Table 7. High Concentration (Z000 Groundwater) PFAS Removal by Carbon Number, Large Diffuser, Air

Analyte Carbon # Units Initial Final % Reduction

Note: U = Below Detection Limit so percent may have been greater than the reported value. This experimental test was set-up to evaluate using nitrogen and the

Small Diffuser to remove PFAS using the high concentration (Z000)

groundwater. As with previous nitrogen tests, the flow rate was set at 2 liters per minute and the test was run for 4 minutes. Test results are shown in Table 8. Table 8. High Concentration (Z000 Groundwater) PFAS Removal by Carbon Number, Small Diffuser, Nitrogen

Analyte Carbon # Units Initial Final % Reduction

Note: U = Below Detection Limit so percent reductions may have been greater than the reported value.

As illustrated by the data in Table 8, these test conditions greatly increased the PFAS removal efficiency for all PFAS as compared to the PFAS removal efficiencies shown in Table 7. There is some apparent preference for long chain PFAS removal over short chain PFAS removal, however this data shows that it is possible to remove long and short carbon chain PFAS by optimizing the performance of the Invention.

TEST 6: A sixth test was set-up to determine if the addition of low concentrations of foaming agent could further enhance PFAS removal from a low concentration PFAS groundwater.

The results from TEST 4 as compiled in Table 6 were used as the basis of comparison. Table 6 is presented below. Table 6. Low Concentration (N000 Groundwater) PFAS Removal by Carbon Number, Small Diffuser, Nitrogen

Carbon

# Units Initial Final % Reduction

Note: U = Below Detection Limit so percent reductions may have been greater than the reported value.

Z000 groundwater was used for this evaluation. Nitrogen was used for this test at a flow rate of 1 to 2 liter per minute. Sodium lauryl sulfate was injected into the water at a concentration of 7.5 ppm. A cylindrical ceramic air stone placed under vacuum was used for foam collection and removal. Test results are shown in Table 9.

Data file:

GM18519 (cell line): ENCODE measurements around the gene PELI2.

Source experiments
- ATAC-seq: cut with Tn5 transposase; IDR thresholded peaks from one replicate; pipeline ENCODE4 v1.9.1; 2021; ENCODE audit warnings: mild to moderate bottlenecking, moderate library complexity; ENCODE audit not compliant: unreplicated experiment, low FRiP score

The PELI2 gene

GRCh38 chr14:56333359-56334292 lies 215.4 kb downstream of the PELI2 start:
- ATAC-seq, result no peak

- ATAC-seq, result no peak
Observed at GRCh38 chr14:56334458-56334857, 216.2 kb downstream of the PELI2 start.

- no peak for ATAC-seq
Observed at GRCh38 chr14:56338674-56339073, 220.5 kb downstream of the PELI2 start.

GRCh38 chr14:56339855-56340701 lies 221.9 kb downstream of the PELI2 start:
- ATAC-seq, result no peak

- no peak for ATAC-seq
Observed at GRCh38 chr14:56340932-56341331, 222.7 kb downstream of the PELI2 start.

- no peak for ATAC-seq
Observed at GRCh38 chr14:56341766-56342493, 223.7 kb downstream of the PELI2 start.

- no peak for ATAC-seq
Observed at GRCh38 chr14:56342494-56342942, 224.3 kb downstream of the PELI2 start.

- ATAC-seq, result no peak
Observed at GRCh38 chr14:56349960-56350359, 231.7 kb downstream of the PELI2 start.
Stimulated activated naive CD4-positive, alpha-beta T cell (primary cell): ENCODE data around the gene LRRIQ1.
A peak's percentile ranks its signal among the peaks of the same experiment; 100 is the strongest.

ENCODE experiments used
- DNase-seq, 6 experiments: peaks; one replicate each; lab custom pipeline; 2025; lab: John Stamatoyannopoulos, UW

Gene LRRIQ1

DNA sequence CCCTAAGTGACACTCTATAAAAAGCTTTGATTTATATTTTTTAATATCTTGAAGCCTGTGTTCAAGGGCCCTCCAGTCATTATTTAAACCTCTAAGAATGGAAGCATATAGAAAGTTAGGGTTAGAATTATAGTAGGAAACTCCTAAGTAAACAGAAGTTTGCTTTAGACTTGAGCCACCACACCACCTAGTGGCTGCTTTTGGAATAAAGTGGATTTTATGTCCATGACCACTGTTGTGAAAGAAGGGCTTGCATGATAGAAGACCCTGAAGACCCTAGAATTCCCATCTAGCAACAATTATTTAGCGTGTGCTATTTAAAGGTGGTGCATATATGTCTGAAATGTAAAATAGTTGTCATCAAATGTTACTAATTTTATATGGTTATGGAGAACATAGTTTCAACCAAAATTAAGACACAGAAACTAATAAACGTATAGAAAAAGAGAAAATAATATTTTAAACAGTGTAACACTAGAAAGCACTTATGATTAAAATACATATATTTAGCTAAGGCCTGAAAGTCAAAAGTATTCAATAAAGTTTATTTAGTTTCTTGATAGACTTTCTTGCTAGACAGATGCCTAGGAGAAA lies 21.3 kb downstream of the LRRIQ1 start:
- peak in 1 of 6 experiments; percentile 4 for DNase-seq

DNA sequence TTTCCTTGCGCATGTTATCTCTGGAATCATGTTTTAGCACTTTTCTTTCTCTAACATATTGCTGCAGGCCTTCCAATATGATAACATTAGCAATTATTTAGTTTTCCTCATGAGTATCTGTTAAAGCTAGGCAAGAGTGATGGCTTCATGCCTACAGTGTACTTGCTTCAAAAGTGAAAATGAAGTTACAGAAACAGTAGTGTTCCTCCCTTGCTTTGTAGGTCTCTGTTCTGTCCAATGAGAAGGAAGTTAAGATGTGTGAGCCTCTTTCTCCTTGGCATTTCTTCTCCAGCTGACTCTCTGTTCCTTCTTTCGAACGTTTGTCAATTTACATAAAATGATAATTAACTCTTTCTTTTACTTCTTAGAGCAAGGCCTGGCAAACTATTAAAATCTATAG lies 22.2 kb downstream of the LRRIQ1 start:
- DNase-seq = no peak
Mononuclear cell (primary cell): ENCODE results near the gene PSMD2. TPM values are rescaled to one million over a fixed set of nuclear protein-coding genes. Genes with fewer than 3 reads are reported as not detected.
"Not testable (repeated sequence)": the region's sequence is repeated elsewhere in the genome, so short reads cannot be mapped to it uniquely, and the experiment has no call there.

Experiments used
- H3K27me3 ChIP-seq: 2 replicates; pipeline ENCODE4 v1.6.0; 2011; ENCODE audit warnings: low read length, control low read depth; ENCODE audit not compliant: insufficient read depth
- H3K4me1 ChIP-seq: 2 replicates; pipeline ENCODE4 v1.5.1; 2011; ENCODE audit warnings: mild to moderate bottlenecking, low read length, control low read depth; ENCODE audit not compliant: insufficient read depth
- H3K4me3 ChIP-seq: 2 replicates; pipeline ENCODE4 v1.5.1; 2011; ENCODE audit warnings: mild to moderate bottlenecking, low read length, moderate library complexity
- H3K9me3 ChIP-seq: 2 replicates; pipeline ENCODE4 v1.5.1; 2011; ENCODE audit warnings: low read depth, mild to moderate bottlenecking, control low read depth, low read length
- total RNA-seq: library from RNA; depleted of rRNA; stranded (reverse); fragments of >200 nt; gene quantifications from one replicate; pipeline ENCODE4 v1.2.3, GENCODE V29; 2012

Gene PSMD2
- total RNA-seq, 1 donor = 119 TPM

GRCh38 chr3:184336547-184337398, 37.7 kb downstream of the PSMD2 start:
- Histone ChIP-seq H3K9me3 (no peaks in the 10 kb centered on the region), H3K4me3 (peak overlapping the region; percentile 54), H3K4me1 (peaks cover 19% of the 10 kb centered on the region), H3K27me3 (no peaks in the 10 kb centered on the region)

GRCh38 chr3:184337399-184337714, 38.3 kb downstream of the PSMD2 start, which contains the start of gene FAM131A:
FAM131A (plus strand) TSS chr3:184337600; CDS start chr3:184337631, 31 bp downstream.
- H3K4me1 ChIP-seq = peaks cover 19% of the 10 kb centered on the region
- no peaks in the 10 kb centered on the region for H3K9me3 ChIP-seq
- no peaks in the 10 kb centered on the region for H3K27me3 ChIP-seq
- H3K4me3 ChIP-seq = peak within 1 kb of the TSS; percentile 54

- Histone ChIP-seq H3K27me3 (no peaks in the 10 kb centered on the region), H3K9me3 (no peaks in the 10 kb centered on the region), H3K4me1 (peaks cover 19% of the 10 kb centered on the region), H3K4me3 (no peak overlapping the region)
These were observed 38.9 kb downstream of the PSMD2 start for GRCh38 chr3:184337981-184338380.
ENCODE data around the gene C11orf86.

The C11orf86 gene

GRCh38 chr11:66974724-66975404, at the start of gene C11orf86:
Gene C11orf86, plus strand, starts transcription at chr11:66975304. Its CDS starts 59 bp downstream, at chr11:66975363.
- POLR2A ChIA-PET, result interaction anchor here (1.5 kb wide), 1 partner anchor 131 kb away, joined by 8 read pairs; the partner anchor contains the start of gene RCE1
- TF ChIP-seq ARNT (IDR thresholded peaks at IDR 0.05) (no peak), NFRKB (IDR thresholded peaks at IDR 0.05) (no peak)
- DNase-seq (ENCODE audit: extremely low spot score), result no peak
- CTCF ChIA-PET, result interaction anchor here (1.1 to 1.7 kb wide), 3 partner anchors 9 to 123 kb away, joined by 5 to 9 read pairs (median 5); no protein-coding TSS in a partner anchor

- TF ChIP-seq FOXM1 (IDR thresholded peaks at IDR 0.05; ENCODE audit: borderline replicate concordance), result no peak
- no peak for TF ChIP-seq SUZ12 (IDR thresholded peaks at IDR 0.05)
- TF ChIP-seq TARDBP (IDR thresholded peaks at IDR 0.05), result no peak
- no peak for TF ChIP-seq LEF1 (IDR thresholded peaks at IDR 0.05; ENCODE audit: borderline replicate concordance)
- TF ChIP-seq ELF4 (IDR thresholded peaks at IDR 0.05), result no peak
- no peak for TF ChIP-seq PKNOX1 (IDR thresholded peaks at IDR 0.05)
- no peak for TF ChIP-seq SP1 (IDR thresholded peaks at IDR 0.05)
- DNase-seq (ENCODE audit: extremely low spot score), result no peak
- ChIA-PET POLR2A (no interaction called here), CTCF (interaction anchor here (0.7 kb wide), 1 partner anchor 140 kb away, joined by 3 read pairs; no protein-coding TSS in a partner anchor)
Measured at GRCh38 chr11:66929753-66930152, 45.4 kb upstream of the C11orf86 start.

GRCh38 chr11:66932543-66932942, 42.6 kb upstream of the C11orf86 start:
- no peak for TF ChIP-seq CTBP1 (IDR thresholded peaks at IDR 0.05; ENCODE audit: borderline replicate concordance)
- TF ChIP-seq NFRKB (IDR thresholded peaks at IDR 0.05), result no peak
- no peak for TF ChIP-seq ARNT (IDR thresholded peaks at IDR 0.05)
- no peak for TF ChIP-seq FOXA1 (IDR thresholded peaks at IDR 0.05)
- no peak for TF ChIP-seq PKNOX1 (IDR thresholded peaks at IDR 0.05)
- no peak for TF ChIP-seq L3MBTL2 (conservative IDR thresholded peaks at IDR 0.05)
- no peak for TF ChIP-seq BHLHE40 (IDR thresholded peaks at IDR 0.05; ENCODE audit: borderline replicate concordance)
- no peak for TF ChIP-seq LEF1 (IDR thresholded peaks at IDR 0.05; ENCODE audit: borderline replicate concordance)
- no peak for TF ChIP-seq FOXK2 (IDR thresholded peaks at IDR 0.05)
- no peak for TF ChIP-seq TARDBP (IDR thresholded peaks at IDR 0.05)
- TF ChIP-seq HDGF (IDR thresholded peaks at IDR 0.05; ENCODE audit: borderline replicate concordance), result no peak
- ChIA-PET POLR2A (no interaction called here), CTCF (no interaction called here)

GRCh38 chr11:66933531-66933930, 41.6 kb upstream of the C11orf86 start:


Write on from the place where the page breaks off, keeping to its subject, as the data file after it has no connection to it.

Table 9. Low Concentration (N000 Groundwater) PFAS Removal by Carbon Number, Large Diffuser, Nitrogen, Foaming Agent

Carbon

# Units Initial Final % Reduction

Note: U = Below Detection Limit so percent reductions may have been greater than the reported value.

As illustrated by the data in Table 9, these test conditions increased the PFAS removal efficiency for most of the PFAS compounds as compared to the PFAS removal efficiencies shown in Table 6. Of particular interest are the increased removal efficiencies for the short chain PFAS compounds PFBS, Perfluorobutanoic acid, and PFPeA and long chain PFAS compounds PFOA and PFOS. It is important to note that the improved performance shown in Table 9 was achieved even though the large diffuser was used in this test while the small diffuser was used the Table 6 test. It is hypothesized that using the small diffuser with the foaming agent in this test would have produced even better PFAS removal efficiency.

In conclusion, optimization techniques for this invention may include adjusting injected gas bubble size, varying gas composition, and injecting foaming agents as shown in the preceding tests. In addition, contact time can be increased. This is particularly relevant for field application since most treatment wells will have longer bubble columns than the test vessels used in these experiments. For example, the laboratory test vessels had a column (bubble) height of one foot whereas a treatment well installed in the field will have a column (bubble) height of at least ten feet. In addition, based in typical groundwater flow rates, the contact time for treatment wells installed in the field will typically range from hours to days as opposed to the minute timeframes used in the laboratory experiments. Therefore even though the laboratory tests results showed good PFAS removal performance, even higher PFAS removal performance is expected in the field.

All of the features disclosed in this specification (including any accompanying claims, abstract and drawings), and/or all of the steps of any method or process so disclosed, may be combined in any combination, except combinations where at least some of such features and/or steps are mutually exclusive.

Each feature disclosed in this specification (including any accompanying claims, abstract and drawings) may be replaced by alternative features serving the same, equivalent or similar purpose, unless expressly stated otherwise. Thus, unless expressly stated otherwise, each feature disclosed is one example only of a generic series of equivalent or similar features.

The invention is not restricted to the details of the foregoing

embodiment(s). The invention extends to any novel one, or any novel combination, of the features disclosed in this specification (including any accompanying claims, abstract and drawings), or to any novel one, or any novel combination, of the steps of any method or process so disclosed.